IJF President Marius Vizer expects the benefits of judo rule changes to become clear in the coming months ©IJF

International Judo Federation (IJF) President Marius Vizer believes the benefits brought about by changes in rules will become clearer over the coming months, when athletes have had time to fully adjust.

The adapted laws for the Tokyo 2020 Olympic cycle were revealed in December and presented at an IJF refereeing and coaching seminar held earlier this month in Azerbaijan’s capital Baku.

They were used at the Paris Grand Slam event, which drew to a conclusion yesterday at the AccorHotels Arena.

The season opening event, part of the IJF World Tour, marked the first time the rules had been used at a Grand Slam competition.

Vizer admitted the changes had made the two-days of action different, buthe believes the benefits of the adapted rules will soon become clear.

"Paris is the first competition with new rules which I have attended," Vizer wrote in a Twitter question and answer session.

"The judo is a little different.

"I can take more of a conclusion after a few months with the new rules.

"I think that the athletes, coaches and referees need more time for the synergy between them and after that we can see the benefit of the change."

The Paris Grand Slam was the first IJF World Tour event to be conducted with the new rules ©Getty Images
The Paris Grand Slam was the first IJF World Tour event to be conducted with the new rules ©Getty Images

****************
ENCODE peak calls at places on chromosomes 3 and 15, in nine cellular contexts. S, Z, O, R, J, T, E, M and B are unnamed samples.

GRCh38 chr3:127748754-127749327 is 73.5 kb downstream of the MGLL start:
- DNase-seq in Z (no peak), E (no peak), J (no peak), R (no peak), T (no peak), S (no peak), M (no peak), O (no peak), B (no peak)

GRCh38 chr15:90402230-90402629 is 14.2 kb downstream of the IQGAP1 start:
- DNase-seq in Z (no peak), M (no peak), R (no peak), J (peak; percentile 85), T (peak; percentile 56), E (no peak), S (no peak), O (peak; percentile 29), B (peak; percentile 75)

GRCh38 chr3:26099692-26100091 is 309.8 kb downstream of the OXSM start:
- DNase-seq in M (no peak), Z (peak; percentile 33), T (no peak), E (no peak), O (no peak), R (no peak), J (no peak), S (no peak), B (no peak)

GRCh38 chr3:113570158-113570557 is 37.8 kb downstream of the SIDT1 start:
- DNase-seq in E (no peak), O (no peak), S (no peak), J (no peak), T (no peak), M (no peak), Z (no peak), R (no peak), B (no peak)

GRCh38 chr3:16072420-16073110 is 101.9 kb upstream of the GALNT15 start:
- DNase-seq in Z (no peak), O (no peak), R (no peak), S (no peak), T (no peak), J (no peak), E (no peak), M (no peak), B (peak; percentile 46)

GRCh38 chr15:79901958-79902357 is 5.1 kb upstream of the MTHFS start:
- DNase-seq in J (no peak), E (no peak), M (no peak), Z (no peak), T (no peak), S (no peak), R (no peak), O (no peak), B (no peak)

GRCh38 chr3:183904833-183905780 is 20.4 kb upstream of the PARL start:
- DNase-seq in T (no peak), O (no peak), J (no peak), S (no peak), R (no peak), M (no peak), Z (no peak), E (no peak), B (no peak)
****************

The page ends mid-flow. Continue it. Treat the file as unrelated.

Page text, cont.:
Among the revised regulations was the scrapping of the yuko evaluation of technique points, leaving only ippon and waza-ari.

As part of the rule changes, the value of waza-ari includes that given for yuko in the past, while the waza-ari does not add up and two waza-ari is no longer the equivalent of ippon.

For immobilisations, waza-ari has been shortened to 10 seconds from 15 and ippon remains as 20.

Furthermore, there are now three shido penalties, instead of the previous four.

Leg grabbing or grabbing the trousers is first penalised by shido and secondly by a hansoku-make disqualification.

The aim of the new rules is to promote more attacking judo and encourage the bout-ending ippon. 

"The feedback from the judo community is positive but it is clear they will have to adapt their methods which will take some time," Vizer said.

“We have to prove in time the value and consistency of the new rules and I am convinced that we will deliver the right satisfaction to our audience."